The Two "I"s of Christ: Revisiting the Christological Controversy Books Discussed: The Christology ofTheodoret of Cyrus: Antiochene Christology from the Council ofEphesus (431) to the Council of Chalcedon (451) by Paul B. Clayton, Jr. Oxford Early Christian Studies. Oxford and New York: Oxford University Press, 2008.
The Suffering of the Impassible God: The Dialectics of Patristic Thought by Paul L. Gavrilyuk. Oxford Early Christian Studies. Oxford and New York: Oxford University Press, 2004.
Saint Cyril of Alexandria and the Christological Controversy by John McGuckin. Crestwood, N.Y.: St. Vladimir's Seminary Press, 2004.
The christological controversy of the fifth century is notoriously difficult to understand, and even more so to appreciate. However dizzying the debates regarding the nature(s) and person(s) of the Incarnate Christ, what eludes many students and scholars alike is why anyone then (or indeed now) should have cared so deeply about the precise solution as to effect the dissolution of the Eastern Christian oikoumene in order to see it prevail. To teach this controversy well - as I try to do - requires exploring with my students what seems to be most at stake in it. This is harder than it might seem: the different contestants cannot agree on exactly what is or should be at stake; they make a virtue of speaking past one another; and the terminology is as shifting sands beneath the reader's feet. As a result, some students throw up their hands in frustration, and dismiss the whole mess as clear proof that these Christian elites heartily deserve the pejorative title "Byzantine." So too some scholars in despair search for an explanation on another plane of causality: they reduce the theology of the controversy to social and political forces, such as the rivalries between ancient sees (especially Alexandria, Antioch, Constantinople, and Rome), currying capricious imperial favor, the persistent threat of Persia and the security of the military limes, or the need for Egyptian bread in order to feed the Eastern Empire.1 All of these factors, and many more, are certainly relevant to the controversy of the fifth century, but none can sufficiently explain why these theologians cared so deeply about the question of the Incarnate Christ that they would devote themselves as they did to its adequate resolution, and suffer exile and persecution on its behalf.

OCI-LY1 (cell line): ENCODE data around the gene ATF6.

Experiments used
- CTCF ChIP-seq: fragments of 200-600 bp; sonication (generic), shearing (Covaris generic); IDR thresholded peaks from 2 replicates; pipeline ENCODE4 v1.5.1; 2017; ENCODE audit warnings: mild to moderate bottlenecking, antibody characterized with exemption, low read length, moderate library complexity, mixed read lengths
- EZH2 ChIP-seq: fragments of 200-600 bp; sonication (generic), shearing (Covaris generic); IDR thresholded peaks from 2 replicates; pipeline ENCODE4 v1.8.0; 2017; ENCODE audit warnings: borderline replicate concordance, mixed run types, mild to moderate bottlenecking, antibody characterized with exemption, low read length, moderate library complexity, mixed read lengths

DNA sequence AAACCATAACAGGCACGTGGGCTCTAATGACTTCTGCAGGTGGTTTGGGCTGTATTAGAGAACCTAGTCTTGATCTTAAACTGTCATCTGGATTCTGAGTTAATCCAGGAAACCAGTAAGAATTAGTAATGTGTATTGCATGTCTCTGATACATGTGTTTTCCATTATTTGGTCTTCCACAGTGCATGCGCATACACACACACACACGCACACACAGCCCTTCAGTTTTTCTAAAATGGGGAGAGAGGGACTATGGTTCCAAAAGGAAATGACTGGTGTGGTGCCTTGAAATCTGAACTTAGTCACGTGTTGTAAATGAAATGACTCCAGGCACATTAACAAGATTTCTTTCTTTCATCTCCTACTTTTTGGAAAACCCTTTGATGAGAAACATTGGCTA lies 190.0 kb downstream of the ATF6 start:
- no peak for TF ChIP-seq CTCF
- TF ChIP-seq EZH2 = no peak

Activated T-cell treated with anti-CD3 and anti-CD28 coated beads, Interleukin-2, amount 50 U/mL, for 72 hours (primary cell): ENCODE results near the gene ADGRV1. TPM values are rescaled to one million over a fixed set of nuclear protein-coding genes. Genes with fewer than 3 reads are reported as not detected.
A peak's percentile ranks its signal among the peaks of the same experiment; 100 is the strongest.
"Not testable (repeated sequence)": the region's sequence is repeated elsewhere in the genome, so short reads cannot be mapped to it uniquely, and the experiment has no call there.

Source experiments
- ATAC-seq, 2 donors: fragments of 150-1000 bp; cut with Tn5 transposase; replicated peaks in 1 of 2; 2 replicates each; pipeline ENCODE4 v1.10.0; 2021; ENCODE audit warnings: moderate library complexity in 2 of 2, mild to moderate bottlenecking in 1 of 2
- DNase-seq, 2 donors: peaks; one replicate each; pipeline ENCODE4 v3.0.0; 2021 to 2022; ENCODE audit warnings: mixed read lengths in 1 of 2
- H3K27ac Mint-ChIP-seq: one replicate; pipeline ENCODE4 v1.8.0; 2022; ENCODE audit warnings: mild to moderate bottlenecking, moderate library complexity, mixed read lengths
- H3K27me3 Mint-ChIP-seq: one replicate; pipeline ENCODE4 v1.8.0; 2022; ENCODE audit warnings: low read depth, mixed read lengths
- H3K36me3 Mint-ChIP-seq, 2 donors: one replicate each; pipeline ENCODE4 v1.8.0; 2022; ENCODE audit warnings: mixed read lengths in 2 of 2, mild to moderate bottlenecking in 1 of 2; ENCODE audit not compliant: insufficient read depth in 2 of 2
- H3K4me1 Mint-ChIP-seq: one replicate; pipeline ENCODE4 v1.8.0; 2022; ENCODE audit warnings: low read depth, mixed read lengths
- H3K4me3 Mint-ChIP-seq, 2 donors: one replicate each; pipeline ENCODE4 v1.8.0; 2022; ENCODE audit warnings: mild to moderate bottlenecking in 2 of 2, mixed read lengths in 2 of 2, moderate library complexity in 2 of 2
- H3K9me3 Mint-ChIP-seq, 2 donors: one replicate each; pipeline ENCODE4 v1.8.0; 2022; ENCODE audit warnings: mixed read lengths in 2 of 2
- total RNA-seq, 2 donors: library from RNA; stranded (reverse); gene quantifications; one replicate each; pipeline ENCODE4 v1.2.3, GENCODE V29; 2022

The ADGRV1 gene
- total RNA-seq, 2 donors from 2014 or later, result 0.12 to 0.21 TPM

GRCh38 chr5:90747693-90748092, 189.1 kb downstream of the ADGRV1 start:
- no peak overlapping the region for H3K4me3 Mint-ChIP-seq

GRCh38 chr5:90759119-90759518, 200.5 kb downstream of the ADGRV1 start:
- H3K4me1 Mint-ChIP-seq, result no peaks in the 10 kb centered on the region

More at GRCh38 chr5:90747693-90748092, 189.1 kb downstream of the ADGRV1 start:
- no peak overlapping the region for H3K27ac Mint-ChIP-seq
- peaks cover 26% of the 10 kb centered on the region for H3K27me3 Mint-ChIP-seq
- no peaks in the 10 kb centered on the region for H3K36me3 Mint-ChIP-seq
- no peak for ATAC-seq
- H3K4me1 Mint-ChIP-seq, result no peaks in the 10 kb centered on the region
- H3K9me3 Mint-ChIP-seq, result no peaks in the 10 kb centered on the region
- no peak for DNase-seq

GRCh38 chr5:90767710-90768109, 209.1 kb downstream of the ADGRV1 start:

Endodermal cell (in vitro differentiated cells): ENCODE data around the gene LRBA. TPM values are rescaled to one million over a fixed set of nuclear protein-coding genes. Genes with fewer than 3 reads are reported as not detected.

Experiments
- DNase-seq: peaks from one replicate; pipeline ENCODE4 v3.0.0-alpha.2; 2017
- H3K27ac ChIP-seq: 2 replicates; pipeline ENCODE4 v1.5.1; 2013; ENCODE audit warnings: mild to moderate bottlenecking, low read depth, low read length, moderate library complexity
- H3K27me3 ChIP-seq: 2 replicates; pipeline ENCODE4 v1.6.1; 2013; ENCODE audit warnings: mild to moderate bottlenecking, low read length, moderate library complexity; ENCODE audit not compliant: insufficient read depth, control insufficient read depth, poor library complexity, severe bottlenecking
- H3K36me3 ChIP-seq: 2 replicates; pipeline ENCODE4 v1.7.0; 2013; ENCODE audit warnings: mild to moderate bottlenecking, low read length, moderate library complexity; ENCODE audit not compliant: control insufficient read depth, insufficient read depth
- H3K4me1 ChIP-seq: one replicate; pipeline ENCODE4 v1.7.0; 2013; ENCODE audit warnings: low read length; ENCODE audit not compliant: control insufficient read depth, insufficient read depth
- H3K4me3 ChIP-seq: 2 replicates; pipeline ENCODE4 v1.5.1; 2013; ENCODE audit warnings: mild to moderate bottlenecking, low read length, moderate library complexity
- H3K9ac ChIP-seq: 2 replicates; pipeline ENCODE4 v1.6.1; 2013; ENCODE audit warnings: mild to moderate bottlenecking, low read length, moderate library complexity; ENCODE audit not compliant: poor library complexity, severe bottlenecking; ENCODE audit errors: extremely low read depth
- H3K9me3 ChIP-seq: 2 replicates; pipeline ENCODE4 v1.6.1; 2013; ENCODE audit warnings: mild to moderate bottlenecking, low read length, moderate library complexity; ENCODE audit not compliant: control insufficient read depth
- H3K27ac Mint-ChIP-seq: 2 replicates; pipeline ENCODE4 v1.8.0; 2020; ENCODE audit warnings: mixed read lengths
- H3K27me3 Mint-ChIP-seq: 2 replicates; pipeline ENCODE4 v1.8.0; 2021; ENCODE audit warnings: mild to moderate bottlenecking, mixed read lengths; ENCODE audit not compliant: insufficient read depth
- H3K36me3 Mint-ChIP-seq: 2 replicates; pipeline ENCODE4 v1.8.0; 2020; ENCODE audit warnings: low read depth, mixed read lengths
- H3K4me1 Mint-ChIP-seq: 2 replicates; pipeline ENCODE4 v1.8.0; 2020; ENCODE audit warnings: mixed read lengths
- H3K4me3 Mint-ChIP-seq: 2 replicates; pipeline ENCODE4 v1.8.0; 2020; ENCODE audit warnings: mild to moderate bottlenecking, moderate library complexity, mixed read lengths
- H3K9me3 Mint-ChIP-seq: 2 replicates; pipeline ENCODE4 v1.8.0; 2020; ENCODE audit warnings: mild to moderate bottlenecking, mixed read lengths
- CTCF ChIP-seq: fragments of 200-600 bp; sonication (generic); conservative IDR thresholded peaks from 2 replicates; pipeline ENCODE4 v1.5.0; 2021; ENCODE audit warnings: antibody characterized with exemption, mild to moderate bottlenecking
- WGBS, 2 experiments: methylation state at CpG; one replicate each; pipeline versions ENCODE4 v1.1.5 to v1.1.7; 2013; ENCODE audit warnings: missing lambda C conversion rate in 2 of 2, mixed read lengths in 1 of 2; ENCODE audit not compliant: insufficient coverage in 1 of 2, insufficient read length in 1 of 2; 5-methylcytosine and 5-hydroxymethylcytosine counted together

All the books under consideration here try mightily to understand and appreciate what is at stake theologically in the christological controversy - and so are for that fact alone to be commended. I will start with the most recent, Paul B. Clayton, Jr. s The Christology ofTheodoret of Cyrus, but turn to the other two as the discussion warrants. My aim in reviewing these three books together is not principally to give a review of recent scholarship, but rather to use them as a means to discern what I regard as the crucial issue animating the christological controversy, and advocate why we today should still care about these seemingly arcane debates. At the root of this controversy, I contend, is a debate about the subjectivity of Christ, and by extension, our own subjectivity. The Antiochenes offer a startling answer to the question, "Who do you say that I am?" - an answer that deserves to be heard and heeded again.
If you are not familiar with the christological debates, Clayton's learned treatise is not the best place to begin. It condenses a lifetime of study, and offers a nuanced picture of the controversy that is hard to appreciate without a broader, and perhaps simpler, backdrop in place. A somewhat easier entrée is John McGuckins Saint Cyrìl of Alexandria and the Christological Controversy (reissued in paperback in 2004 by St. Vladimir's Seminary Press), although this too can be demanding for the uninitiated.2 Perhaps the best introduction is still chapter 6 of Frances Youngs From Nicaea to Chahedon, newly updated and expanded for a second edition with the help of Andrew Teal. …